The continued functioning of the library is likely to depend on financial contributions to the library and on the continuing interest and support of the local community.
The Friends would love to hear your views on the library and invite you to answer the following brief questionnaire:
1) In the last 3 years have you visited the library?
2) If yes, why did you visit? a) to borrow or browse books; b) to take part in community activities, including Friends’ events?
3) How highly do you rate the library as an important facility in Belsize on a scale of 1-5?
4) Any other comments?
Please send your replies to email@example.com or leave them at the library in an envelope marked Friends/Questionnaire. If you would like to be added to the Friends mailing list and/or if you would like to join the Friends Committee and help with organising events, contact the same email above.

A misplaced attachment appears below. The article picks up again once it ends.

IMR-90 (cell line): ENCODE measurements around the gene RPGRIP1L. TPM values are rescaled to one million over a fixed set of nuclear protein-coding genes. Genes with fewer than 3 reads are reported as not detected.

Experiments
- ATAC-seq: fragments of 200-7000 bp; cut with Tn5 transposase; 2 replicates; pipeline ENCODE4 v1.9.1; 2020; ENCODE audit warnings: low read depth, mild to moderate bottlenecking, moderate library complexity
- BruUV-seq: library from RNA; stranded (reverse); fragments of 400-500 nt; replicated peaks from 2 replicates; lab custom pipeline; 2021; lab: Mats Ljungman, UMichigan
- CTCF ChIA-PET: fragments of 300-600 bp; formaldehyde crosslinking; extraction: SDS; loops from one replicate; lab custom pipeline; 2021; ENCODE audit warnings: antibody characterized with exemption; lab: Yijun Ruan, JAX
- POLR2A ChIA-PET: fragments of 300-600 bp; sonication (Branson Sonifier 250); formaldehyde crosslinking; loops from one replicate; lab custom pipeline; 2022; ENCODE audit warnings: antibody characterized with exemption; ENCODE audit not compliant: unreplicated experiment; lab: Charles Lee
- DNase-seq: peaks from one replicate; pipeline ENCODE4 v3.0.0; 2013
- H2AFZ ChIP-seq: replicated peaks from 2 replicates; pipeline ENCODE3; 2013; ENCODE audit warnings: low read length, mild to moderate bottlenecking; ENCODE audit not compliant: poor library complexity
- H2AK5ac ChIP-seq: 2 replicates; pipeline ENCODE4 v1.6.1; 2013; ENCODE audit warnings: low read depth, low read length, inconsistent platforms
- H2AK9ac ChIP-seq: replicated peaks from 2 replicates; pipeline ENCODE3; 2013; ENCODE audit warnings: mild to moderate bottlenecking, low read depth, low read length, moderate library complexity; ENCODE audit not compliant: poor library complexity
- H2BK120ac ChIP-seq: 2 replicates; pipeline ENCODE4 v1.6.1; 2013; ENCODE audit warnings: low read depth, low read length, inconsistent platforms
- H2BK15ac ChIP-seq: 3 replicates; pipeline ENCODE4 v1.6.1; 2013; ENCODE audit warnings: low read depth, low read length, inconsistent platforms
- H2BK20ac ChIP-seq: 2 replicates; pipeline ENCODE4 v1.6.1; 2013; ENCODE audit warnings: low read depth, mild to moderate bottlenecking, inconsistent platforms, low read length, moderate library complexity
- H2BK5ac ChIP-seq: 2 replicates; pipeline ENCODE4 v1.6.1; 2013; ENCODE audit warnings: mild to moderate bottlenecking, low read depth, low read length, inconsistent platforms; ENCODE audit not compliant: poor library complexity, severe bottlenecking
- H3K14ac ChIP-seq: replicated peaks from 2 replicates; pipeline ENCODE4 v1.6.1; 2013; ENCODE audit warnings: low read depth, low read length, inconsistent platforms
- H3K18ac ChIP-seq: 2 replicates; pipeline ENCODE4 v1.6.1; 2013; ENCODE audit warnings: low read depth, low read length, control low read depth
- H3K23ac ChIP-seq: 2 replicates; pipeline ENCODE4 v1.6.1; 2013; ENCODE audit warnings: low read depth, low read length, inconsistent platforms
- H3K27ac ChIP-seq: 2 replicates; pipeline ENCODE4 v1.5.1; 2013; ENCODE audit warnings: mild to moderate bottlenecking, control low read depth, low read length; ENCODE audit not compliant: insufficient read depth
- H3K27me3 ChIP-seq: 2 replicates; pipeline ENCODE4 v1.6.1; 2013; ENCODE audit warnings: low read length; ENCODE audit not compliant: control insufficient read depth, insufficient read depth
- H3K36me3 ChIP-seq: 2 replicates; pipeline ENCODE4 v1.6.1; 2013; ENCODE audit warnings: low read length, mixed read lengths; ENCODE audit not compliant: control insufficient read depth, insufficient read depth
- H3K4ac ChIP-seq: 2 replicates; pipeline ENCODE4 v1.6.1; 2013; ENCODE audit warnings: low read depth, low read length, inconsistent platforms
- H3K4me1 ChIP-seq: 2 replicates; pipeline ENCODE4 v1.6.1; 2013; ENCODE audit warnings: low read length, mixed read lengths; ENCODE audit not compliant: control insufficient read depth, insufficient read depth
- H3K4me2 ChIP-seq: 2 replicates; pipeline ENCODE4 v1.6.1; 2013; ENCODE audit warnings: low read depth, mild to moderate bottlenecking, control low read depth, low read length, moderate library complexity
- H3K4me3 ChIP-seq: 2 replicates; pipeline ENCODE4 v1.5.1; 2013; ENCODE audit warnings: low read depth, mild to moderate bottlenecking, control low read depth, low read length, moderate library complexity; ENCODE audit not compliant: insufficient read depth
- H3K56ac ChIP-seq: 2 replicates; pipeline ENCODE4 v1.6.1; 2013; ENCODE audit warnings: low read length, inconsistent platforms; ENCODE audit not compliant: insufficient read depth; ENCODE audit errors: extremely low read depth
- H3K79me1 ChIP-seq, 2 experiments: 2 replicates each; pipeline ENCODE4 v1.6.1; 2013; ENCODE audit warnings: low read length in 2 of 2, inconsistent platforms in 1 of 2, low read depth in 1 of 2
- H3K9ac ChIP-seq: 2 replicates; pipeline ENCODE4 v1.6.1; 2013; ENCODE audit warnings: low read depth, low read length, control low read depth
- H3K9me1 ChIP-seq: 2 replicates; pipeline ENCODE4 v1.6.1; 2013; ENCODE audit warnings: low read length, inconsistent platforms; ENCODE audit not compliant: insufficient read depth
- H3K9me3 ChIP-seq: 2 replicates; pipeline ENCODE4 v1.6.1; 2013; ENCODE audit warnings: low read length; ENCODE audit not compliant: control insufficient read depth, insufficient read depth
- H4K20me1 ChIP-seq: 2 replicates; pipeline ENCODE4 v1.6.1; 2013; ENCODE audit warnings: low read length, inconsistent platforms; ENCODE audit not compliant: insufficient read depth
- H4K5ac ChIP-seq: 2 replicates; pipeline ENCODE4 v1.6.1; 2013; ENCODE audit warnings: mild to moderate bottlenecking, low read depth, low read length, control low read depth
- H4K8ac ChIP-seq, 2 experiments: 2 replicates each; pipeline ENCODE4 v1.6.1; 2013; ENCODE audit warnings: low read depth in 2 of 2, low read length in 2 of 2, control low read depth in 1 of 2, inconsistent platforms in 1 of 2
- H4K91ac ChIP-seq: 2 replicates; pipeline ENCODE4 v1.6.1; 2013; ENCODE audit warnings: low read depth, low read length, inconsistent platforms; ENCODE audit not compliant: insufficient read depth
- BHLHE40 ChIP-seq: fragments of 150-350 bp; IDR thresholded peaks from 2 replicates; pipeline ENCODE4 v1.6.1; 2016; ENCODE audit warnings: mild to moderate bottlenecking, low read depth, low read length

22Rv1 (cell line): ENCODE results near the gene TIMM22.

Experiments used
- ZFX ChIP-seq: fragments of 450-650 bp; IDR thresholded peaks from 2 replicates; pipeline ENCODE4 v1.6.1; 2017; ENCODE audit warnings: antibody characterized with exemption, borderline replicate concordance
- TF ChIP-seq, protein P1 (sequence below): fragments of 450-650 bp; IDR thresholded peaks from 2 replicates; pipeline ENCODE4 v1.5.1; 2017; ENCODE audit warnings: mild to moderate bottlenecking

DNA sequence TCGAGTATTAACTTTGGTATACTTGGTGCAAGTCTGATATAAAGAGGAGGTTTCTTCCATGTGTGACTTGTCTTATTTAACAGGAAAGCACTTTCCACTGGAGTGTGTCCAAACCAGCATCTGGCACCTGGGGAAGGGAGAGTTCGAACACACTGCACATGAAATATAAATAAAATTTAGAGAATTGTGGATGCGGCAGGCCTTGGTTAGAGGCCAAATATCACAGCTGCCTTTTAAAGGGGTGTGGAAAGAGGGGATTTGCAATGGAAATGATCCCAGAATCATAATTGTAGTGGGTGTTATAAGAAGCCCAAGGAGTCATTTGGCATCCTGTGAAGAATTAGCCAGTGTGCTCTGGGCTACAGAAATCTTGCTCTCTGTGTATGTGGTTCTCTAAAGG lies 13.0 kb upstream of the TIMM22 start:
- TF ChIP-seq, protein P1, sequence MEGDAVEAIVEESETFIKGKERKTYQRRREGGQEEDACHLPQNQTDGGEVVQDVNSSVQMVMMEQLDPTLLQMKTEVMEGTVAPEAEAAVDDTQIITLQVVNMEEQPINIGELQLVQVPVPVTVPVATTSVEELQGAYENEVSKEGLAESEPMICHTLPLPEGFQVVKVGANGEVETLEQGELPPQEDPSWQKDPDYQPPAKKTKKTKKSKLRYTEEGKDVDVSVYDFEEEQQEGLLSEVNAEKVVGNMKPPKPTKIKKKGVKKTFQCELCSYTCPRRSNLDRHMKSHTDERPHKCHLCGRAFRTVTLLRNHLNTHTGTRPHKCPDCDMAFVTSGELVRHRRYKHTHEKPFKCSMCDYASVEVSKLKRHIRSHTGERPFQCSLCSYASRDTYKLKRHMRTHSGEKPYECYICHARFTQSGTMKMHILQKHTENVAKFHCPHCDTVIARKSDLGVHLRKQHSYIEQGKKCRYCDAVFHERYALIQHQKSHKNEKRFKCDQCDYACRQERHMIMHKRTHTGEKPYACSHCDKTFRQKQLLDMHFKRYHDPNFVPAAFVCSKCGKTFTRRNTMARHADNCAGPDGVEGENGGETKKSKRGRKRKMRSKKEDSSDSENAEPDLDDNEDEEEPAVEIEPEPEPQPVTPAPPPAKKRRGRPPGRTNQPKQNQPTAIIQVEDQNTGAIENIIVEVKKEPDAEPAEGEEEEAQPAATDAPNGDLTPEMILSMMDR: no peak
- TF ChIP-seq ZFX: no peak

Catherine Lambert writes:
I lived for 39 years in Belsize Grove. I have just had my 99th birthday and my daughter has given me the beautifully presented book ‘Belsize Remembered’. I was fascinated to read an article by Susanna Duncan on Belsize Library which I am thrilled to see is still open. I chaired the historic meeting in 1988 when we were shocked to learn that Camden Council wished to shut our library to save the costs of the salaries of two librarians. We went on to take legal action with Sydney Kentridge QC, famous for his work against apartheid in South Africa, who agreed to take our action against Camden Council as one of the good causes he did pro bono. Can you imagine our heartfelt joy when the judge granted us an injunction? This splendid little library has been the help and inspiration of so many over the years. Bravo to all those who strive to keep it going.